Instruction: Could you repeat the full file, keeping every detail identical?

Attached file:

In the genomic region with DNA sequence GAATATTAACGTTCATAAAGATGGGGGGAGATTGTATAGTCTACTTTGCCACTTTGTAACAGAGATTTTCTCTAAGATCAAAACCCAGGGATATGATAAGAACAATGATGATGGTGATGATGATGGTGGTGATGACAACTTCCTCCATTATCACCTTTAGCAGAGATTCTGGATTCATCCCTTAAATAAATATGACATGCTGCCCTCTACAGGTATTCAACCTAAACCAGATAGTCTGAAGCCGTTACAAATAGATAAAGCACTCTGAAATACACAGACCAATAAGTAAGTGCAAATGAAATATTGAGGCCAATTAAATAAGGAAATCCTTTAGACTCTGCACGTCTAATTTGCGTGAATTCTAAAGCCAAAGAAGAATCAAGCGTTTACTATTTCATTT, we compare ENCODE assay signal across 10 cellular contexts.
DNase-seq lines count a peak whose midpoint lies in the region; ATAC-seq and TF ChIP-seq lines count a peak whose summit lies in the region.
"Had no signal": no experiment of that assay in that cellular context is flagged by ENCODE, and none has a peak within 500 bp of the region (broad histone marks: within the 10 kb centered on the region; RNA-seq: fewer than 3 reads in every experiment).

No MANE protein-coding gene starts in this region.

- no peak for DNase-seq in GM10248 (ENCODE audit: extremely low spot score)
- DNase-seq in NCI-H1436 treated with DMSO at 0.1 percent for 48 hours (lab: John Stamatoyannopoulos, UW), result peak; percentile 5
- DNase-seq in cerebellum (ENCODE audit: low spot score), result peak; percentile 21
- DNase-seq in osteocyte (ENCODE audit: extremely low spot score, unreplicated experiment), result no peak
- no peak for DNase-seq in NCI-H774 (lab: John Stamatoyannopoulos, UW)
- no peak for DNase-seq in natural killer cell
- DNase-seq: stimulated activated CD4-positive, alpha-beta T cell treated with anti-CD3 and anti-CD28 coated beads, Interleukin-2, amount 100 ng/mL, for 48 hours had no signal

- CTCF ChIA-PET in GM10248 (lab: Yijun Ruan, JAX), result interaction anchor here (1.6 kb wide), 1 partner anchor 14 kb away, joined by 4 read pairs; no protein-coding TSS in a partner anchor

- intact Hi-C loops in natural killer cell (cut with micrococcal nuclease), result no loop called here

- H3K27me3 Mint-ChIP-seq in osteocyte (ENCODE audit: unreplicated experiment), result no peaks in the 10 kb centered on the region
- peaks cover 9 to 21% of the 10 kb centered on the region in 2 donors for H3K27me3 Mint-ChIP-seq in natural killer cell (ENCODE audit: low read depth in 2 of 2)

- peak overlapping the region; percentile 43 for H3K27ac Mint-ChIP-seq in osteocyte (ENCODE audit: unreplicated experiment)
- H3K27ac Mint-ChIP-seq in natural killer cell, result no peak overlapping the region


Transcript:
In the genomic region with DNA sequence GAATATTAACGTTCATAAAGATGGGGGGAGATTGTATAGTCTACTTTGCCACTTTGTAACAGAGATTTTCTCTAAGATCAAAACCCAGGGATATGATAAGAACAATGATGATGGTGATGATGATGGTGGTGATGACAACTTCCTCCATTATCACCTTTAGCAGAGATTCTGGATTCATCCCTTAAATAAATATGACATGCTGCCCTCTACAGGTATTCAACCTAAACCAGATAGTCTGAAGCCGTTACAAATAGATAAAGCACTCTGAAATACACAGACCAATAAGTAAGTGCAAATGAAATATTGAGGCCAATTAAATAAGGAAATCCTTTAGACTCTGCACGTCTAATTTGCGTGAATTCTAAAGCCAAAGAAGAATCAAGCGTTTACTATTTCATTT, we compare ENCODE assay signal across 10 cellular contexts.
DNase-seq lines count a peak whose midpoint lies in the region; ATAC-seq and TF ChIP-seq lines count a peak whose summit lies in the region.
"Had no signal": no experiment of that assay in that cellular context is flagged by ENCODE, and none has a peak within 500 bp of the region (broad histone marks: within the 10 kb centered on the region; RNA-seq: fewer than 3 reads in every experiment).

No MANE protein-coding gene starts in this region.

- no peak for DNase-seq in GM10248 (ENCODE audit: extremely low spot score)
- DNase-seq in NCI-H1436 treated with DMSO at 0.1 percent for 48 hours (lab: John Stamatoyannopoulos, UW), result peak; percentile 5
- DNase-seq in cerebellum (ENCODE audit: low spot score), result peak; percentile 21
- DNase-seq in osteocyte (ENCODE audit: extremely low spot score, unreplicated experiment), result no peak
- no peak for DNase-seq in NCI-H774 (lab: John Stamatoyannopoulos, UW)
- no peak for DNase-seq in natural killer cell
- DNase-seq: stimulated activated CD4-positive, alpha-beta T cell treated with anti-CD3 and anti-CD28 coated beads, Interleukin-2, amount 100 ng/mL, for 48 hours had no signal

- CTCF ChIA-PET in GM10248 (lab: Yijun Ruan, JAX), result interaction anchor here (1.6 kb wide), 1 partner anchor 14 kb away, joined by 4 read pairs; no protein-coding TSS in a partner anchor

- intact Hi-C loops in natural killer cell (cut with micrococcal nuclease), result no loop called here

- H3K27me3 Mint-ChIP-seq in osteocyte (ENCODE audit: unreplicated experiment), result no peaks in the 10 kb centered on the region
- peaks cover 9 to 21% of the 10 kb centered on the region in 2 donors for H3K27me3 Mint-ChIP-seq in natural killer cell (ENCODE audit: low read depth in 2 of 2)

- peak overlapping the region; percentile 43 for H3K27ac Mint-ChIP-seq in osteocyte (ENCODE audit: unreplicated experiment)
- H3K27ac Mint-ChIP-seq in natural killer cell, result no peak overlapping the region